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Fig 1. Ang-II regulates the expression of Sirt7 in CFs.

(A) CFs were treated with Ang-II for the indicated concentration or (B) time. The expression of Sirt7 was analyzed by western blot. All experiments were repeated at least three times. (*P<0.05)

https://doi.org/10.1371/journal.pone.0178530.g001

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Fig 2. Increased expression and activity of Sirt7 regulates CFs fibrosis upon Ang-II stimulation.

(A) CFs were transfected with Sirt7 siRNAs pool (si-Sirt7) and negative control (NC) siRNA. At 48 h after transfection, cells were lysed and subjected to western blot analysis for Sirt7 and GAPDH. (B) Cell lysates from Ang-II-treated CFs were immunoprecipitated with Sirt7 followed by western blotting using anti-p-Ser/Thr antibody. (C) CFs were treated with or without 100nM Ang-II for 24h followed by immunostaining with anti-Sirt7 antibody (red). (D) CFs were treated with or without 100nM Ang-II. The nuclear localization of Sirt7 was analyzed by nuclear proteins western blot. (E)CFs were transfected with empty vector or Sirt7 plasmid, and treated with or without 100nM Ang-II. The expression of α-SMA was analyzed by western blot. The expressions of α-SMA, (F) Paxillin and (G) Vinculin were analyzed by western blot. (H) CFs were transfected with negative control siRNA or Sirt7 siRNAs pool, and treated with or without 100nM Ang-II for 24h. All experiments were repeated at least three times. (*P<0.05)

https://doi.org/10.1371/journal.pone.0178530.g002

In order to examine the effect of Sirt7 on CFs to MFs differentiation, we transfected with Sirt7 and treated with or without Ang-II in CFs. Overexpression of Sirt7 could significantly increase protein levels of α-SMA and partially abrogate the effect of Ang-II-mediated upregulation of α-SMA (Fig 2E). We further examined the impact of knockdown of Sirt7 on paxillin and vinculin, which are two important adhesion-related proteins, and their changes in expression level are closely related to the morphological changes of MFs [16]. Knockdown of Sirt7 in CFs which treated with or without Ang-II displayed lower levels of expression of paxillin and vinculin (Fig 2F and 2G). In particular for vinculin, our results also demonstrate a significant trend of reduced protein expression in Sirt7 siRNA plus Ang-II-treated cells compared with Ang-II alone, even at the same level as the negative control group. When we transfected with Sirt7 siRNA pool and treated with or without Ang-II in CFs, Sirt7 depletion could partially reverse the increase in α-SMA protein expression in cells treated with or without Ang-II (Fig 2H). These results suggested Sirt7 depletion could largely reverse Ang-II induced CFs phenotypic conversion.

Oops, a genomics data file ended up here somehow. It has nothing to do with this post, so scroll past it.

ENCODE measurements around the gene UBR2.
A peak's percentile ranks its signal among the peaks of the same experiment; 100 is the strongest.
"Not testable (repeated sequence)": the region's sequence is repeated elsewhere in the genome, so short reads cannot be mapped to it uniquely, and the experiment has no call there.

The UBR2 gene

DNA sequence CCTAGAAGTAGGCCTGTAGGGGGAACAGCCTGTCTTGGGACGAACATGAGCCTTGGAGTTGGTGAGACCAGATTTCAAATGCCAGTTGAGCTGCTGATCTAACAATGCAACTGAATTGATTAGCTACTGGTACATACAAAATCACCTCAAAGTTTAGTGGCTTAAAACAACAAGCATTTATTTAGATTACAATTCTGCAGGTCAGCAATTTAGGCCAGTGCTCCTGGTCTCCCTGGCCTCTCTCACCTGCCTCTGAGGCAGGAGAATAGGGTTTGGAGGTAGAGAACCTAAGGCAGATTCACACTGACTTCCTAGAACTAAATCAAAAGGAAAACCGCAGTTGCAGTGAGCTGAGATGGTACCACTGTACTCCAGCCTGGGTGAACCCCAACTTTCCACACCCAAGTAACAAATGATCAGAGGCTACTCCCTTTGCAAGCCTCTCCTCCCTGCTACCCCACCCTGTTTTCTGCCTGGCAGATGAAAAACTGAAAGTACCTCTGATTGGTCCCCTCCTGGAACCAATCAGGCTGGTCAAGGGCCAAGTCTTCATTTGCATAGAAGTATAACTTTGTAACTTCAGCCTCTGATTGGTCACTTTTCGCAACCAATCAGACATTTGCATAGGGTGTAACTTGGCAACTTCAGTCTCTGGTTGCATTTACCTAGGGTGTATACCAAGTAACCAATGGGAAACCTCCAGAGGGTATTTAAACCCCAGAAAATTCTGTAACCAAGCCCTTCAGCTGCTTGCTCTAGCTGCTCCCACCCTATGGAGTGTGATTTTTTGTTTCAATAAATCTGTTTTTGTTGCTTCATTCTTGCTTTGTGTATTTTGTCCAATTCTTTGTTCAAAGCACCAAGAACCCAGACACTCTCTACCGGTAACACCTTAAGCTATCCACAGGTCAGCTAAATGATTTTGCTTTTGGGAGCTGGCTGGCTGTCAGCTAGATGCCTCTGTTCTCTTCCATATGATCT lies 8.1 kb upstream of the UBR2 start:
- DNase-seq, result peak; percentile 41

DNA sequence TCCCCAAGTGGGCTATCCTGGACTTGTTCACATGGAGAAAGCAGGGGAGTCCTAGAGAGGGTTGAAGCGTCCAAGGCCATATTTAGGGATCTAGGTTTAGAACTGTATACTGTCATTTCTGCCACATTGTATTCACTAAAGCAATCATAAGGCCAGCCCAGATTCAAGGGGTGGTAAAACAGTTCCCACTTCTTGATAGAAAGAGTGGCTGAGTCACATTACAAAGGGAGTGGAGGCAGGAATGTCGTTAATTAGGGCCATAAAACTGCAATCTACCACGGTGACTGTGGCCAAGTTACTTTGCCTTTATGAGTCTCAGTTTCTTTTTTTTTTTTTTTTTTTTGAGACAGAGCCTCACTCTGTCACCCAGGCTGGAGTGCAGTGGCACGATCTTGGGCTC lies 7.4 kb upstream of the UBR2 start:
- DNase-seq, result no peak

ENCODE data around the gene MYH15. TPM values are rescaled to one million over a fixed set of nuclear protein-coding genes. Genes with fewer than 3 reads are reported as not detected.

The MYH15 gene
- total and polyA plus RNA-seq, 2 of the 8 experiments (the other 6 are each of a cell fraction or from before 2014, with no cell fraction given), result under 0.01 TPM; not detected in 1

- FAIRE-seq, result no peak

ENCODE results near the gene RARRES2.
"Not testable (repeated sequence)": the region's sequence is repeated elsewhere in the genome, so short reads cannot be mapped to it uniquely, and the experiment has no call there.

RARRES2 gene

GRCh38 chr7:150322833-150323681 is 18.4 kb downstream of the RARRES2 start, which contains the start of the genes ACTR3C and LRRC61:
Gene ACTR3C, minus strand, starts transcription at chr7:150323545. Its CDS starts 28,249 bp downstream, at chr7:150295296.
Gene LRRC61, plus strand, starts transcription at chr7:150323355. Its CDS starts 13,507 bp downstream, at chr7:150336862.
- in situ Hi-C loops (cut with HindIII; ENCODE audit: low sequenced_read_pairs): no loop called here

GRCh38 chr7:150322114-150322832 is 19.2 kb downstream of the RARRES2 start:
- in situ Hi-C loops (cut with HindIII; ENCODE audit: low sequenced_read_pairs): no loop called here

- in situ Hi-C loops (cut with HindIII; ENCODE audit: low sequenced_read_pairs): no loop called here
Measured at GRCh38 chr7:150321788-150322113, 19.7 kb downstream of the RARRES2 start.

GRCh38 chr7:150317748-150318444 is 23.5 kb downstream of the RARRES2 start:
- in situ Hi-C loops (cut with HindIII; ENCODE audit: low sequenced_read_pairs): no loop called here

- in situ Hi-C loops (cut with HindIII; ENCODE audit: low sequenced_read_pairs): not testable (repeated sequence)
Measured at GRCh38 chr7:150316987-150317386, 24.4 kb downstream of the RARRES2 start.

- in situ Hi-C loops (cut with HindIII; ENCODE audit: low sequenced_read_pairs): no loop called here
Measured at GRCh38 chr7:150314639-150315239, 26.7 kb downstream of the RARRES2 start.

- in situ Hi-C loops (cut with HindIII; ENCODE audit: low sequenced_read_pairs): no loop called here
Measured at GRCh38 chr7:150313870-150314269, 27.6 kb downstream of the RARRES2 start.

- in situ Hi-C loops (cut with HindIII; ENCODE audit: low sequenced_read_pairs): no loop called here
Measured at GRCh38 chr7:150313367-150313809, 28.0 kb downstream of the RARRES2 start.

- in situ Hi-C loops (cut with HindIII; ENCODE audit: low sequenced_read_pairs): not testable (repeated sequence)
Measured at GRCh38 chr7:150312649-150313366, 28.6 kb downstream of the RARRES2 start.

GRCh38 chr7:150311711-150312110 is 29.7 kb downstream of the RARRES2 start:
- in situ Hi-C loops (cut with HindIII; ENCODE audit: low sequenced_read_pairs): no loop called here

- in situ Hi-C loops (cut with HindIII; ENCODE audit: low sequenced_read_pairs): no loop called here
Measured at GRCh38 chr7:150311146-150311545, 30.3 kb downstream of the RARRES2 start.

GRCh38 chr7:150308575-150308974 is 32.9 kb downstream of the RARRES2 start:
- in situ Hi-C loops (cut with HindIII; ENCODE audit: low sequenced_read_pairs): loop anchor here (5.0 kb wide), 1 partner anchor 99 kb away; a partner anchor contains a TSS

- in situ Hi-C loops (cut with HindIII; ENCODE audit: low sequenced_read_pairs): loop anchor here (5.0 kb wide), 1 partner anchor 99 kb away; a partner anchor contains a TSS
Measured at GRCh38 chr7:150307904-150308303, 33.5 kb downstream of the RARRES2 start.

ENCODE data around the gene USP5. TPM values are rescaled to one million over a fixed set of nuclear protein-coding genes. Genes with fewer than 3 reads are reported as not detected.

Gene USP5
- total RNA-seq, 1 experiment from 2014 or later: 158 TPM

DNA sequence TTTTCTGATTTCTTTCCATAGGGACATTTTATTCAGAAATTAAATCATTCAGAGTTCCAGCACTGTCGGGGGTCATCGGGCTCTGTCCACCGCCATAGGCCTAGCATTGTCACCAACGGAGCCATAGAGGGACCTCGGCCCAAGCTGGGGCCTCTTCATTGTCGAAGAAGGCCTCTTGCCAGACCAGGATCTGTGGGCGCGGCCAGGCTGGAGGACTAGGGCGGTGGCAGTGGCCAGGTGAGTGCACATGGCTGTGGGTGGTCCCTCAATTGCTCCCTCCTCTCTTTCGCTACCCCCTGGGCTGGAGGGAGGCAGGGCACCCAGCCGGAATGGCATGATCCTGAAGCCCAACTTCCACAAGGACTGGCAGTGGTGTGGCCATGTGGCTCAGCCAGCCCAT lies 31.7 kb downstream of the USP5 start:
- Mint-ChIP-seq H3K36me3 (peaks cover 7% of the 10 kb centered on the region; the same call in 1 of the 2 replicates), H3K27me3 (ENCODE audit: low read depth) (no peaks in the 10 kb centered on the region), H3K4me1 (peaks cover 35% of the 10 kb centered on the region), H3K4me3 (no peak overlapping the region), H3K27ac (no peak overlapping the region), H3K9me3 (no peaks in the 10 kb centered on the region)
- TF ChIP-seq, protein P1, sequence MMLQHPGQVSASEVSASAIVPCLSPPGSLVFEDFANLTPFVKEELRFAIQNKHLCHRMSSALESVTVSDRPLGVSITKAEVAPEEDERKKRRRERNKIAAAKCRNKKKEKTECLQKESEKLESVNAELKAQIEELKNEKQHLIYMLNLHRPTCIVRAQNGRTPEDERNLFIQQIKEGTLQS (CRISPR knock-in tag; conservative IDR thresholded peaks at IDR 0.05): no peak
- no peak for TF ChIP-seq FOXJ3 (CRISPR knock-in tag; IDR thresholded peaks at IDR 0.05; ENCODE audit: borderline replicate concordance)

3.2. Sirt7 affects the function of cardiac fibroblasts